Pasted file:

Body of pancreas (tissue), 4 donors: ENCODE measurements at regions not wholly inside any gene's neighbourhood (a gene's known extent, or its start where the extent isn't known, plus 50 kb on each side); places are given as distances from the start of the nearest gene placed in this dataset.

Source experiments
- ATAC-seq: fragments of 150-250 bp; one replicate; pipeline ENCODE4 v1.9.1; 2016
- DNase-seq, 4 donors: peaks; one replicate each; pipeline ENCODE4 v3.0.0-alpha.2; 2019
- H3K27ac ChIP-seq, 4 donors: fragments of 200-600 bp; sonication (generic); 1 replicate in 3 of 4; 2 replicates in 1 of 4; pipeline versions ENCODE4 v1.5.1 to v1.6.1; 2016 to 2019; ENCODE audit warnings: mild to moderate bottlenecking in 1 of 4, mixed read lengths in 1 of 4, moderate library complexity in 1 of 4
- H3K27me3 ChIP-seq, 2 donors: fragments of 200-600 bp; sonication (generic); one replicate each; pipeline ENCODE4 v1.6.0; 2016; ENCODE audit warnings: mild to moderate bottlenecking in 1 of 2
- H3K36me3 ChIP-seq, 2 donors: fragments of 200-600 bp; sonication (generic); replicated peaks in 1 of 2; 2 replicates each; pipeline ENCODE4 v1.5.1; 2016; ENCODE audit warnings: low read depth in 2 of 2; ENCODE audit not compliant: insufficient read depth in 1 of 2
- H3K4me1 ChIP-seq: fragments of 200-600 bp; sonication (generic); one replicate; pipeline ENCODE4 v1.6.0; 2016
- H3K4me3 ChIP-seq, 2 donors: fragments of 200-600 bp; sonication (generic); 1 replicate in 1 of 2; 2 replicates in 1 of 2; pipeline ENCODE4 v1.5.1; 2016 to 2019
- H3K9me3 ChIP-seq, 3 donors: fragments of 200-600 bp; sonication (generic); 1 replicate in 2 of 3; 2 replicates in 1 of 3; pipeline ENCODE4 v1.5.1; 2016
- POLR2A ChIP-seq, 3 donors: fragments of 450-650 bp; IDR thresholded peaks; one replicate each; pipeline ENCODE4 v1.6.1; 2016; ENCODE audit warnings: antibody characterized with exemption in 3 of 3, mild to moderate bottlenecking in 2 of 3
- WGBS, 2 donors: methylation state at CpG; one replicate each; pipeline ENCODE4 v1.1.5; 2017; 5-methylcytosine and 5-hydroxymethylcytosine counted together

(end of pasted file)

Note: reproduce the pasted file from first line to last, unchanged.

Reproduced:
Body of pancreas (tissue), 4 donors: ENCODE measurements at regions not wholly inside any gene's neighbourhood (a gene's known extent, or its start where the extent isn't known, plus 50 kb on each side); places are given as distances from the start of the nearest gene placed in this dataset.

Source experiments
- ATAC-seq: fragments of 150-250 bp; one replicate; pipeline ENCODE4 v1.9.1; 2016
- DNase-seq, 4 donors: peaks; one replicate each; pipeline ENCODE4 v3.0.0-alpha.2; 2019
- H3K27ac ChIP-seq, 4 donors: fragments of 200-600 bp; sonication (generic); 1 replicate in 3 of 4; 2 replicates in 1 of 4; pipeline versions ENCODE4 v1.5.1 to v1.6.1; 2016 to 2019; ENCODE audit warnings: mild to moderate bottlenecking in 1 of 4, mixed read lengths in 1 of 4, moderate library complexity in 1 of 4
- H3K27me3 ChIP-seq, 2 donors: fragments of 200-600 bp; sonication (generic); one replicate each; pipeline ENCODE4 v1.6.0; 2016; ENCODE audit warnings: mild to moderate bottlenecking in 1 of 2
- H3K36me3 ChIP-seq, 2 donors: fragments of 200-600 bp; sonication (generic); replicated peaks in 1 of 2; 2 replicates each; pipeline ENCODE4 v1.5.1; 2016; ENCODE audit warnings: low read depth in 2 of 2; ENCODE audit not compliant: insufficient read depth in 1 of 2
- H3K4me1 ChIP-seq: fragments of 200-600 bp; sonication (generic); one replicate; pipeline ENCODE4 v1.6.0; 2016
- H3K4me3 ChIP-seq, 2 donors: fragments of 200-600 bp; sonication (generic); 1 replicate in 1 of 2; 2 replicates in 1 of 2; pipeline ENCODE4 v1.5.1; 2016 to 2019
- H3K9me3 ChIP-seq, 3 donors: fragments of 200-600 bp; sonication (generic); 1 replicate in 2 of 3; 2 replicates in 1 of 3; pipeline ENCODE4 v1.5.1; 2016
- POLR2A ChIP-seq, 3 donors: fragments of 450-650 bp; IDR thresholded peaks; one replicate each; pipeline ENCODE4 v1.6.1; 2016; ENCODE audit warnings: antibody characterized with exemption in 3 of 3, mild to moderate bottlenecking in 2 of 3
- WGBS, 2 donors: methylation state at CpG; one replicate each; pipeline ENCODE4 v1.1.5; 2017; 5-methylcytosine and 5-hydroxymethylcytosine counted together